My mistress, and her sister, stay for you.
Ant. S. Now, as I am a christian, answer me,
In what safe place you have bestow'd my money;
Or I shall break that merry sconce' of yours,
That stands on tricks when I am undispos'd:
Where is the thousand marks thou hadst of me?
Dro. E. I have some marks of yours upon my
Some of my mistress' marks upon my shoulders,
But not a thousand marks between you both.-
If I should pay your worship those again,
Perchance, you will not bear them patiently.
Ant. S. Thy mistress' marks! what mistress, slave,
Dro. E. Your worship's wife, my mistress at the
She that doth fast, till you come home to dinner,
And prays, that you will hie you home to dinner.
Ant. S. What, wilt thou flout me thus unto my
Being forbid? There, take you that, sir knave.
Dro. E. What mean you, sir? for God's sake,
hold your hands;
Nay, an you will not, sir, I'll take my heels.
[Erit DRom Io, E.
Ant. S. Upon my life, by some device or other,
The villain is o'er-raught” of all my money.
They say, this town is full of cozenage;
As, nimble jugglers, that deceive the eye,
Dark-working sorcerers, that change the mind,
Soul-killing witches, that deform the body;
Disguised cheaters, prating mountebanks,
And many such like liberties of sin:
If it prove so, I will be gone the sooner.
I'll to the Centaur, to go seek this slave;
I greatly fear, my money is not safe. [Erit,
SCENE I. A publick place.
Enter ADRIANA, and LUCIAN A.
Adr. Neither my husband, nor the slave return'd, That in such haste I sent to seek his master Sure, Luciana, it is two o'clock.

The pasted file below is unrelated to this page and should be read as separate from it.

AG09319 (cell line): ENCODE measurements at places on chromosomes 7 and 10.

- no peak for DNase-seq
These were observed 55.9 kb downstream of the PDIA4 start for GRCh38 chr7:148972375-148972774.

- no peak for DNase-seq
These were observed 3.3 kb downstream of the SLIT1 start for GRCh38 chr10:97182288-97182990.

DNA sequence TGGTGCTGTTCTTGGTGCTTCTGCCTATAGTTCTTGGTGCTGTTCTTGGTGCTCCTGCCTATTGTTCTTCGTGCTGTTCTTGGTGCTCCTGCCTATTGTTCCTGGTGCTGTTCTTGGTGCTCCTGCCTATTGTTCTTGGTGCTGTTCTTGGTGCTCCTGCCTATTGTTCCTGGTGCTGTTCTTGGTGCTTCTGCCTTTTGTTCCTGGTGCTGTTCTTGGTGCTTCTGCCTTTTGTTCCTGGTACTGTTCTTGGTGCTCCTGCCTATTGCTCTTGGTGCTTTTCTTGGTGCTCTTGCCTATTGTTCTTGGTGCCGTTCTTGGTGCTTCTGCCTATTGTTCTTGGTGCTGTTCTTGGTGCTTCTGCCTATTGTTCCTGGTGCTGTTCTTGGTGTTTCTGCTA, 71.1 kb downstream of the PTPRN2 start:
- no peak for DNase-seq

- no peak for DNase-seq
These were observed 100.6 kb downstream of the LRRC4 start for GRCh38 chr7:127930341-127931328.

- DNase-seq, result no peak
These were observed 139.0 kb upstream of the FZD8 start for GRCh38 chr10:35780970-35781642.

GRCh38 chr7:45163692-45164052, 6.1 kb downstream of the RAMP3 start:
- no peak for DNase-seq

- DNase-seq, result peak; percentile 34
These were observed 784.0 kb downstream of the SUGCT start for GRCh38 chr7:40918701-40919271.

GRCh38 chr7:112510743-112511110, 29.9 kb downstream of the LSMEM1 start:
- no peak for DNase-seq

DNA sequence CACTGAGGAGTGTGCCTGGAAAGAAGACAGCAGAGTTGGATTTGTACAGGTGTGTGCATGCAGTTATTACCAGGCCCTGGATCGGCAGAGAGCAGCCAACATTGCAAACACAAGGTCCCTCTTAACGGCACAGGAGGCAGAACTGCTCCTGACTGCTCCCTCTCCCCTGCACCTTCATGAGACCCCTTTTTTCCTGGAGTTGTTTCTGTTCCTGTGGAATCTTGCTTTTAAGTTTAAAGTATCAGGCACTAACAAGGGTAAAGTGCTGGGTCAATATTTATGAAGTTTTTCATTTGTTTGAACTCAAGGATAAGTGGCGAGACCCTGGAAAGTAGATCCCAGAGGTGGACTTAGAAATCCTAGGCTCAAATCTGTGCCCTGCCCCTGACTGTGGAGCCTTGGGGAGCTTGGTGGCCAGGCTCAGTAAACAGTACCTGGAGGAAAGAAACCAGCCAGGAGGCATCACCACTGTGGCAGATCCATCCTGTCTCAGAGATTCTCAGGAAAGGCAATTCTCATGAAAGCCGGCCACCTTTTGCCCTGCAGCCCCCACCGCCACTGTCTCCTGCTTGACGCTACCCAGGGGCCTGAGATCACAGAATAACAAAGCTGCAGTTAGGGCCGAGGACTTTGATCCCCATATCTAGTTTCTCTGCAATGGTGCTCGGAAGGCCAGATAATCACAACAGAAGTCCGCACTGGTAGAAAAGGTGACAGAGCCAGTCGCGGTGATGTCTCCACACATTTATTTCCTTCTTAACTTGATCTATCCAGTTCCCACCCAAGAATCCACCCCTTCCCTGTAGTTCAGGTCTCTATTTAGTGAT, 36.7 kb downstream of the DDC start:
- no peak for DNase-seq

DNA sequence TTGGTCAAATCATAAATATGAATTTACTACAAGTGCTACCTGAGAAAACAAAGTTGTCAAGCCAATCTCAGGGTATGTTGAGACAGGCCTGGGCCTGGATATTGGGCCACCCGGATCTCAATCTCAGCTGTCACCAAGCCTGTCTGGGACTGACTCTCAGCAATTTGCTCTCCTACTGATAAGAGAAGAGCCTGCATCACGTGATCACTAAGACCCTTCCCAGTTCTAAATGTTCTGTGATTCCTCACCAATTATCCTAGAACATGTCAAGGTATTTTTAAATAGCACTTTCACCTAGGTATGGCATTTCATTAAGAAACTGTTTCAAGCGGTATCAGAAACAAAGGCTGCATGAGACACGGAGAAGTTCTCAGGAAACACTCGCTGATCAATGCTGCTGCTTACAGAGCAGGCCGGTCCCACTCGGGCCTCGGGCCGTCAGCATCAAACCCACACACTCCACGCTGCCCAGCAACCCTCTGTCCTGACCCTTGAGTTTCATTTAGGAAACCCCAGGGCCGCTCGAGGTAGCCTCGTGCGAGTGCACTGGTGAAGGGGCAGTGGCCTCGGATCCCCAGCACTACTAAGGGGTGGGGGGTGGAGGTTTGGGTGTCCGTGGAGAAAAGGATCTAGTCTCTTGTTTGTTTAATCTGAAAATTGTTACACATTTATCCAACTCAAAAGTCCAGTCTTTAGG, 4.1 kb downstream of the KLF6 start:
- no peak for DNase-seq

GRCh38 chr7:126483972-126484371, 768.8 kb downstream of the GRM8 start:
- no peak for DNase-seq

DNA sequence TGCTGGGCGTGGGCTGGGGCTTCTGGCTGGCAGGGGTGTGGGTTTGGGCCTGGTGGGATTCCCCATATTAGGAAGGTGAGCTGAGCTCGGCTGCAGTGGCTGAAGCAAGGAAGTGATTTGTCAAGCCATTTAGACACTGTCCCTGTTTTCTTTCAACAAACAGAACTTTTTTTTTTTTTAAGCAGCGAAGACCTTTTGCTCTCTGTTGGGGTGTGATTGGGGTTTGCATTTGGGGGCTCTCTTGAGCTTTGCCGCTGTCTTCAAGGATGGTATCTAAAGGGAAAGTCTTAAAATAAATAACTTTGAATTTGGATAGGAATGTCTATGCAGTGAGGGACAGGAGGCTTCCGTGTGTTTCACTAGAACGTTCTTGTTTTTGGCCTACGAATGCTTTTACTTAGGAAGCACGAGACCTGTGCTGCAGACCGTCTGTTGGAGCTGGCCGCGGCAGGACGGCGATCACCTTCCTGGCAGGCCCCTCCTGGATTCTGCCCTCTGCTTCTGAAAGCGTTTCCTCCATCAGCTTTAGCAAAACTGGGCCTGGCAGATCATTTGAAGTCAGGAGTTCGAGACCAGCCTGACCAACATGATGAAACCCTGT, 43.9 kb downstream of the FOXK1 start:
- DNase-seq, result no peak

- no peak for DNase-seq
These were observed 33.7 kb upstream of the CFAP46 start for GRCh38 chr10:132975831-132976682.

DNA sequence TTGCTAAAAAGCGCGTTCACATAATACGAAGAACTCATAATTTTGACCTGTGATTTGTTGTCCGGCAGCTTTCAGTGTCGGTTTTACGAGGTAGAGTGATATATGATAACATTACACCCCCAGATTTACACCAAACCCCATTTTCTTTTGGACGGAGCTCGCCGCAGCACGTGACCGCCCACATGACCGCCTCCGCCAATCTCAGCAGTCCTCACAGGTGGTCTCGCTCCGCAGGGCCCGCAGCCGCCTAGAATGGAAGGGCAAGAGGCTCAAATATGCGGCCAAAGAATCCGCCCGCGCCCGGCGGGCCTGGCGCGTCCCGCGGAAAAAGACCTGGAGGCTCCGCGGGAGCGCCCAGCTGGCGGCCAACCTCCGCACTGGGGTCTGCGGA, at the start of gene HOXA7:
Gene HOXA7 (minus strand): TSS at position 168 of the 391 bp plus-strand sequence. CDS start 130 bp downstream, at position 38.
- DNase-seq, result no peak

Luc. Perhaps, some merchant hath invited him, And from the mart he's somewhere gone to dinner,
Good sister, let us dine, and never fret:
A man is master of his liberty:
Time is their master; and, when they see time,
They'll go, or come: If so, be patient, sister.
Adr. Why should their liberty than ours be more?
Luc. Because their business still lies out o'door.
Adr. Look, when I serve him so, he takes it ill.
Luc. O, know, he is the bridle of your will. .
Adr. There's none, but asses, will be bridled so.
Luc. Why, headstrong liberty is lash'd with woe.
There's nothing, situate under heaven's eye,
But hath his bound, in earth, in sea, in sky:
The beasts, the fishes, and the winged fowls,
Are their males' subject, and at their controls:
Men, more divine, the masters of all these,
Lords of the wide world, and wild watry seas,
Indued with intellectual sense and souls,
Of more pre-eminence than fish and fowls,
Are masters to their females, and their lords:
Then let your will attend on their accords.
Adr. This servitude makes you to keep unwed.
Luc. Not this, but troubles of the marriage bed.
Adr. But, were you wedded, you would bear some
Luc. Ere I learn love, I'll practice to obey.
Adr. How if your husband start some other where 2
Luc. Till he come home again, I would forbear.
Adr. Patience, unmov’d, no marvel though she
They can be meek, that have no other cause.
A wretched soul, bruis'd with adversity,
We bid be quiet, when we hear it cry;